During one presentation, Jerome S. O'Connor, MCEER senior program manager for transportation research, presented slides of two different bridges for audience comparison. In both, the bridge superstructures had simply dropped off their piers into the water.

One bridge had been damaged by Hurricane Katrina and the other had been damaged by an earthquake.

"You can see why we, as a center, went down to investigate, because there are striking similarities between hurricane damage and earthquake damage," he said.

The flooding and loss of power impacted all sectors, by:

* rendering wastewater treatment plants useless

* jeopardizing severely the ability of hospitals to keep patients safe, particularly those on dialysis whose treatments require both water and power

* encouraging rapid spread of black mold, rotting thousands of wooden homes. Some engineered structures have to be stripped down to their steel frames and practically reconstructed because of the mold problem.

* causing electrical utility boxes not just to short out, but to start corroding as a result of exposure to saltwater.

The researchers also wanted to find out, particularly from a public health perspective, how citizens responded to conditions resulting from the loss of power and water.

"We wanted to find out how people in a Western setting, who usually have access to water, deal with the abrupt loss of that access," said Pavani K. Ram, M.D., research assistant professor in the Department of Social and Preventive Medicine in the UB School of Public Health and Health Professions.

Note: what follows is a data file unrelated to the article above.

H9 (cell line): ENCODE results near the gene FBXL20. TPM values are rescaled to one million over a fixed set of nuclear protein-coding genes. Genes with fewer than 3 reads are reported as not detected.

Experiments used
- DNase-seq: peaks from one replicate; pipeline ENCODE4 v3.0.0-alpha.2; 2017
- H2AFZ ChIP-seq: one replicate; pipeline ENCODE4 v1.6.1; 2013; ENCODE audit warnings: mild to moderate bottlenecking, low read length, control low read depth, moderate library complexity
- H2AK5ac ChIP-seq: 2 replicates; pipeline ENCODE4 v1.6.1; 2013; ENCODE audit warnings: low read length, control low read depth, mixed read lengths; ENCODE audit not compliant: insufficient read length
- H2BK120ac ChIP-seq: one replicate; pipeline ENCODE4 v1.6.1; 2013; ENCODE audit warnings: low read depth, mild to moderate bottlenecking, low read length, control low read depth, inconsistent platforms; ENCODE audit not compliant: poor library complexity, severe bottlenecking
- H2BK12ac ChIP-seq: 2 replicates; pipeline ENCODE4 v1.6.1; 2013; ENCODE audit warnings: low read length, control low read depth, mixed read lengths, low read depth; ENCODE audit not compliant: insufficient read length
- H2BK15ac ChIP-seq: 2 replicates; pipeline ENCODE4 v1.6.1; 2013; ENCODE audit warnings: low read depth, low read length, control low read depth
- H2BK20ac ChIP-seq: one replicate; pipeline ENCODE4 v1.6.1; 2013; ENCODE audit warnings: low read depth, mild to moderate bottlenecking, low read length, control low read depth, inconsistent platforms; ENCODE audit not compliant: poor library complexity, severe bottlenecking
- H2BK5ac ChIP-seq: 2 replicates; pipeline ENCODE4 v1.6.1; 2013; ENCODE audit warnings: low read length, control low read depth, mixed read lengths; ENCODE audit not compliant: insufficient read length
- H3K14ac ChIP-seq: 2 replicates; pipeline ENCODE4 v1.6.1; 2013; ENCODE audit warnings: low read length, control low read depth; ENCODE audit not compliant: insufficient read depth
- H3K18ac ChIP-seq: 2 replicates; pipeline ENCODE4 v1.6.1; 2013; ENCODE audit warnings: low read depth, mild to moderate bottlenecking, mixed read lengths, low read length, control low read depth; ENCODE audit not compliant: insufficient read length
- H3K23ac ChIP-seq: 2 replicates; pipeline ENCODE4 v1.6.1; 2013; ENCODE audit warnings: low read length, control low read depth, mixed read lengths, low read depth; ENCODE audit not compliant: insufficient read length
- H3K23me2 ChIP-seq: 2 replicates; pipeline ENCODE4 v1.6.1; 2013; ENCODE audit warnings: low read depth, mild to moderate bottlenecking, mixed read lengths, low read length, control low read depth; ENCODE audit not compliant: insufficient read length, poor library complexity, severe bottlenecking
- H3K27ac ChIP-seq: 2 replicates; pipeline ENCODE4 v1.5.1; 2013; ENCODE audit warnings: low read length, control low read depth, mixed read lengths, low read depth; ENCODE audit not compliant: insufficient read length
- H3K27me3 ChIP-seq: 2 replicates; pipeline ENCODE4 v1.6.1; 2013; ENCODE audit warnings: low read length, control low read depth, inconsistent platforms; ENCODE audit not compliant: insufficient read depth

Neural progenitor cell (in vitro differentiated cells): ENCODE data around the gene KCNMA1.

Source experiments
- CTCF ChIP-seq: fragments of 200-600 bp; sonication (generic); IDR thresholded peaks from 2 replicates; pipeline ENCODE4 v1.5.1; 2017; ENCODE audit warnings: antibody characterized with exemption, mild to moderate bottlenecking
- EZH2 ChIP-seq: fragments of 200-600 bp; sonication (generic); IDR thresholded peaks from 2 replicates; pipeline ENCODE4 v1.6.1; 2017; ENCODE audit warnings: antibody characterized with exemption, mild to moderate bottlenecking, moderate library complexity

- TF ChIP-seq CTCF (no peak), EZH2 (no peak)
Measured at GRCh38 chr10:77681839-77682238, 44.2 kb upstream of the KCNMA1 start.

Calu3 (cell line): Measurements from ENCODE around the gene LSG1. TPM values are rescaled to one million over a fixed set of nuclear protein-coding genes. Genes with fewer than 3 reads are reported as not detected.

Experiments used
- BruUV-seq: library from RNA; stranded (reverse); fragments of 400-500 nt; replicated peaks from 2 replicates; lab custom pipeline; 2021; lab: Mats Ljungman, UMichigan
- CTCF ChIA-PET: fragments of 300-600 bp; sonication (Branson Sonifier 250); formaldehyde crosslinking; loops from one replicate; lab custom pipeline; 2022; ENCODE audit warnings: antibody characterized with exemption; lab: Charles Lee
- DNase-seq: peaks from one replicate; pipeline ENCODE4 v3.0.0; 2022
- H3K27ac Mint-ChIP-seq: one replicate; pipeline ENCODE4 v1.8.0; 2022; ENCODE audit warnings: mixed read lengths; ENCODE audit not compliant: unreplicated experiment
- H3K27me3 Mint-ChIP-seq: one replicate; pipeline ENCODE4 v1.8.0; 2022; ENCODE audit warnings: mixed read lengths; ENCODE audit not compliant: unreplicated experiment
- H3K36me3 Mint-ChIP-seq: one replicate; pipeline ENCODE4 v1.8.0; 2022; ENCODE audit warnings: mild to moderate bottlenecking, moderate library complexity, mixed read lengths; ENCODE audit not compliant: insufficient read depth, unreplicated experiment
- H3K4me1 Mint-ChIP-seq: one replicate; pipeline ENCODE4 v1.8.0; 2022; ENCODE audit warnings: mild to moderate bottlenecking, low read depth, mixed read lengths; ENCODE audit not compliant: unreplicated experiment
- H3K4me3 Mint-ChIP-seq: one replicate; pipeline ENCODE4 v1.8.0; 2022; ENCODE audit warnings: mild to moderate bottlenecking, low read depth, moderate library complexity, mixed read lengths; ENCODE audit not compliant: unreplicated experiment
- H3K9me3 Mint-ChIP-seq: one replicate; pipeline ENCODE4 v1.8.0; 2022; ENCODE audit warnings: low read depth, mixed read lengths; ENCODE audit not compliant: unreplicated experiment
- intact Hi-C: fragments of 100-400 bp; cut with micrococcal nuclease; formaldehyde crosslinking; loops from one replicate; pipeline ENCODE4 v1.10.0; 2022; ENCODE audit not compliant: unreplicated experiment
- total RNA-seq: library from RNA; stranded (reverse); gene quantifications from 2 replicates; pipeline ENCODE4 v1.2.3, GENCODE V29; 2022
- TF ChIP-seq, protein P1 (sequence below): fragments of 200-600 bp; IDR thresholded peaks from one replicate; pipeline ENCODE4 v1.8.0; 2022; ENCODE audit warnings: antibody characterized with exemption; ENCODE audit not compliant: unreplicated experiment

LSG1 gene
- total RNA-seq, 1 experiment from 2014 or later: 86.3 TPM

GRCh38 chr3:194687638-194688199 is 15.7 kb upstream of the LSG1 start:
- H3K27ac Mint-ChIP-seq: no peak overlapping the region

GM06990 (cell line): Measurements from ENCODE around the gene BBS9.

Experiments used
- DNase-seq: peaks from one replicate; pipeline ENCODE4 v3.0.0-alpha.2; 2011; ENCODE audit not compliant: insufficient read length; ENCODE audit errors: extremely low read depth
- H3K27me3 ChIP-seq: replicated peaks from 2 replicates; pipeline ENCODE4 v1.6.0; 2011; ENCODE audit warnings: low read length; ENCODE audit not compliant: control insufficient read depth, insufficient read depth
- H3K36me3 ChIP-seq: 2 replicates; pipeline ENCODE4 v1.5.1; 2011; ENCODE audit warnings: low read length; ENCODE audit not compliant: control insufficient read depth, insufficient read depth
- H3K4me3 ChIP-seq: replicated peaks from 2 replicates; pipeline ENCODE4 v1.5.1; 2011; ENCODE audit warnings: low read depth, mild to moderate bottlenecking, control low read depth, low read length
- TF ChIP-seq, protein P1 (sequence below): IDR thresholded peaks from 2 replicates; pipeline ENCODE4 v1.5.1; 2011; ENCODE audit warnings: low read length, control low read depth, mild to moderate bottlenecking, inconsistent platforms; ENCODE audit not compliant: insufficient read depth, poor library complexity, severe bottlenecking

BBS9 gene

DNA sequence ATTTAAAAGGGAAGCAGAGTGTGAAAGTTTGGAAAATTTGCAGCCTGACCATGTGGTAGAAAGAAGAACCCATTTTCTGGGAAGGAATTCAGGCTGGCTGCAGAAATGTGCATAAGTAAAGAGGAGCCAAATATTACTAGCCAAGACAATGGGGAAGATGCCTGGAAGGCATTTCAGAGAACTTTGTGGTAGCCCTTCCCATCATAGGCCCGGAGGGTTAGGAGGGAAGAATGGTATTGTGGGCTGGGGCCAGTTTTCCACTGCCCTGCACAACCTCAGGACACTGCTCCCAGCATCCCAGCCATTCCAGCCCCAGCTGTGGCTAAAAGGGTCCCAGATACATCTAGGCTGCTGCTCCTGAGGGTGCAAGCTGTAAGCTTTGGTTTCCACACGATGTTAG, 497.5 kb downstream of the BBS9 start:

She noted that if people cannot boil their water, the Environmental Protection Agency recommends that water can be purified by adding just a few drops of household bleach to a gallon. After 30 minutes, it will be drinkable, she said.

"There may be a need to increase people's awareness of how to deal with some of these issues when the unexpected happens," she said.

Some regional characteristics led to additional wastewater issues.

According to James N. Jensen, Ph.D., UB professor of civil, structural and environmental engineering, Louisiana is home to some 20,000 wastewater treatment units owned by individual homeowners. These units also were inundated by the flood, creating environmental issues of their own.

This was in addition to the fact that some 13 million people were without drinking water after the hurricane, and even now, he said, some still don't have potable water.

To quantify the extent of structural and environmental damage, MCEER sent a team from ImageCat, Inc., a California-based advanced technology company, to the Gulf Coast to conduct remote sensing and correlate satellite imagery with in-field observations.

Shubharoop Ghosh, project manager, said his team took more than 45,000 images, classifying the types of damage sustained. The images were posted to MCEER's Web site and on Google Earth.

The MCEER visits to the Gulf Coast were coordinated by Andre Filiatrault, Ph.D., deputy director of MCEER and professor of civil, structural and environmental engineering in the UB School of Engineering and Applied Sciences.

A complete video of the seminar is at Click on "view webcast."

The University at Buffalo is a premier research-intensive public university, the largest and most comprehensive campus in the State University of New York.